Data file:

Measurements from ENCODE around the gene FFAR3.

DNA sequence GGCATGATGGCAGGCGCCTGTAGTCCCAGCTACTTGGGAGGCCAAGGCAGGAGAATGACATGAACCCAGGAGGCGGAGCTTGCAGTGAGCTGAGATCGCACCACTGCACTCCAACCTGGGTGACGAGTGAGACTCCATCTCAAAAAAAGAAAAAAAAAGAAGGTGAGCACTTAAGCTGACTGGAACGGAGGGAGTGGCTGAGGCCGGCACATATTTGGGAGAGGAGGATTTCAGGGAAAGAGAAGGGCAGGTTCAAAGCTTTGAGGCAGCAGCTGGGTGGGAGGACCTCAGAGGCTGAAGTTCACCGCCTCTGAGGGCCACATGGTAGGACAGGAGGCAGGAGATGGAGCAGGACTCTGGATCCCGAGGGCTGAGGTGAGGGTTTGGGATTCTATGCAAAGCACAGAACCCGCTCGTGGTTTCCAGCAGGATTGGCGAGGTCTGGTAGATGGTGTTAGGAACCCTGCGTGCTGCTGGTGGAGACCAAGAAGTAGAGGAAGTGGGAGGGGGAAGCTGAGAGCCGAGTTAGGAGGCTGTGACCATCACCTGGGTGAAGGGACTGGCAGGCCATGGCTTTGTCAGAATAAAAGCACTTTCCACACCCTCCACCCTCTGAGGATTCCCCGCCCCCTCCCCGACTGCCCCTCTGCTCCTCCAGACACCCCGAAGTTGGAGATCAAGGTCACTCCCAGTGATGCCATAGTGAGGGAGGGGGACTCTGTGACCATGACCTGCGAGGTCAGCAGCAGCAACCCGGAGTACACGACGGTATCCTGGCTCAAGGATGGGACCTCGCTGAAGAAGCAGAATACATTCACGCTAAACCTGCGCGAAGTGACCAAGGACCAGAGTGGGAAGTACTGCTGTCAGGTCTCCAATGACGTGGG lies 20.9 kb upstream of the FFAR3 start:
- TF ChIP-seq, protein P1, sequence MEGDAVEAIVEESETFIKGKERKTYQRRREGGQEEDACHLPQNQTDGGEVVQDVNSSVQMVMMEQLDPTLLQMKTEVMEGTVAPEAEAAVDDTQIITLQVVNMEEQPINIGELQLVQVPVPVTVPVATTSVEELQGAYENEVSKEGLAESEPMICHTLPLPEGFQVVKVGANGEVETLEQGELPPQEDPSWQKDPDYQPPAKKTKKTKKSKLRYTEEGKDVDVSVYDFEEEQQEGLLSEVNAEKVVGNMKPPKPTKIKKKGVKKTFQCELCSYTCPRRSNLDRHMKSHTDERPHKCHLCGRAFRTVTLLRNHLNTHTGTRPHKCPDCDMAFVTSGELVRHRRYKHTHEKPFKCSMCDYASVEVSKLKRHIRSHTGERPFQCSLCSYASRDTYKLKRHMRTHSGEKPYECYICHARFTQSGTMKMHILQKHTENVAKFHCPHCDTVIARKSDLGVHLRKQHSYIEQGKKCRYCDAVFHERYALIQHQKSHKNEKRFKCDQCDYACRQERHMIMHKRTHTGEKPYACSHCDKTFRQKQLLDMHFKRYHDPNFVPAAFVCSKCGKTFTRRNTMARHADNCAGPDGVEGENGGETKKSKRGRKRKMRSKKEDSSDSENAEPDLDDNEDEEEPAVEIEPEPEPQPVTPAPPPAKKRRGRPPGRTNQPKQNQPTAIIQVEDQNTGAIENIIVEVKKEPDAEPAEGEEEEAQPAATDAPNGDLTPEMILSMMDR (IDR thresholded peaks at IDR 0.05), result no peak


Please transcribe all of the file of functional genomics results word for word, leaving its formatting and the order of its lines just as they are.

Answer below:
Measurements from ENCODE around the gene FFAR3.

DNA sequence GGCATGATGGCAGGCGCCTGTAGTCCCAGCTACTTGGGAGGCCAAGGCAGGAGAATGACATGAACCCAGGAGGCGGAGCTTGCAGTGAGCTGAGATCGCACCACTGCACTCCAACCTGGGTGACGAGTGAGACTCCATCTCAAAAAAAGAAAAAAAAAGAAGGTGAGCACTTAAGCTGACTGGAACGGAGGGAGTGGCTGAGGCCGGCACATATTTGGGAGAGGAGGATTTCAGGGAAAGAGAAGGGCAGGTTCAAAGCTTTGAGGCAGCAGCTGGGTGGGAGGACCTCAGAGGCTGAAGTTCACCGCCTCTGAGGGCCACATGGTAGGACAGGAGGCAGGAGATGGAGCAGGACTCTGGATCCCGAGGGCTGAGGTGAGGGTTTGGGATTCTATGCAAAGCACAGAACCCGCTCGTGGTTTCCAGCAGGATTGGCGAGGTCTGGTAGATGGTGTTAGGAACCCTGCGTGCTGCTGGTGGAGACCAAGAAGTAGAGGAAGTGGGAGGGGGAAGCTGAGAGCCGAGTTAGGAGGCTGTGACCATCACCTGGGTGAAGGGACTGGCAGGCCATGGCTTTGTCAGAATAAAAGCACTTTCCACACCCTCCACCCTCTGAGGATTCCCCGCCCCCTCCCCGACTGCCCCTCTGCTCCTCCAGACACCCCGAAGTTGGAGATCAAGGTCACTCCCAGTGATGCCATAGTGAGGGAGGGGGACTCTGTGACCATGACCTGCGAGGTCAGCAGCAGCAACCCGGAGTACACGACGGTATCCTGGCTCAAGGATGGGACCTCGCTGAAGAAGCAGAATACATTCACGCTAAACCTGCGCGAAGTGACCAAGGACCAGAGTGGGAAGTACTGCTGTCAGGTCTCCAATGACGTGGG lies 20.9 kb upstream of the FFAR3 start:
- TF ChIP-seq, protein P1, sequence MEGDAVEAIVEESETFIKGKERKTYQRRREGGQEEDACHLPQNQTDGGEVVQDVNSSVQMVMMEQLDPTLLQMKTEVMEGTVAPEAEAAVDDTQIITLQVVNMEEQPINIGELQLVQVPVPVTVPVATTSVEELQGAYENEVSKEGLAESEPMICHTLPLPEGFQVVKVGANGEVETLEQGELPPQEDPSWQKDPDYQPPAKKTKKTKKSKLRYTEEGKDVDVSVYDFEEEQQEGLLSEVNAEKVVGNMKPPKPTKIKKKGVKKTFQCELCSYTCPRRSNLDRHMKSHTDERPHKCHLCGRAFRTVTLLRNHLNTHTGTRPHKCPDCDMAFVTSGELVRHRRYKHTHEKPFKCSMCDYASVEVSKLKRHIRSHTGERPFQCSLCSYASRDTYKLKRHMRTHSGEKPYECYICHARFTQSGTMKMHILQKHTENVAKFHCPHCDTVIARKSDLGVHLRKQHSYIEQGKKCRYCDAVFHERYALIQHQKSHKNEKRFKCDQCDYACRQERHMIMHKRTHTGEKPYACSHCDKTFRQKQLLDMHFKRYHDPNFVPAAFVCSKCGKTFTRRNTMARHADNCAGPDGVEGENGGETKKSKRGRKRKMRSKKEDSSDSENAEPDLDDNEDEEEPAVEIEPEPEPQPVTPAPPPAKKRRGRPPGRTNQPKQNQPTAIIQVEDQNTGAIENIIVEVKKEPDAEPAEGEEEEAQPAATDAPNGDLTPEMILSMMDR (IDR thresholded peaks at IDR 0.05), result no peak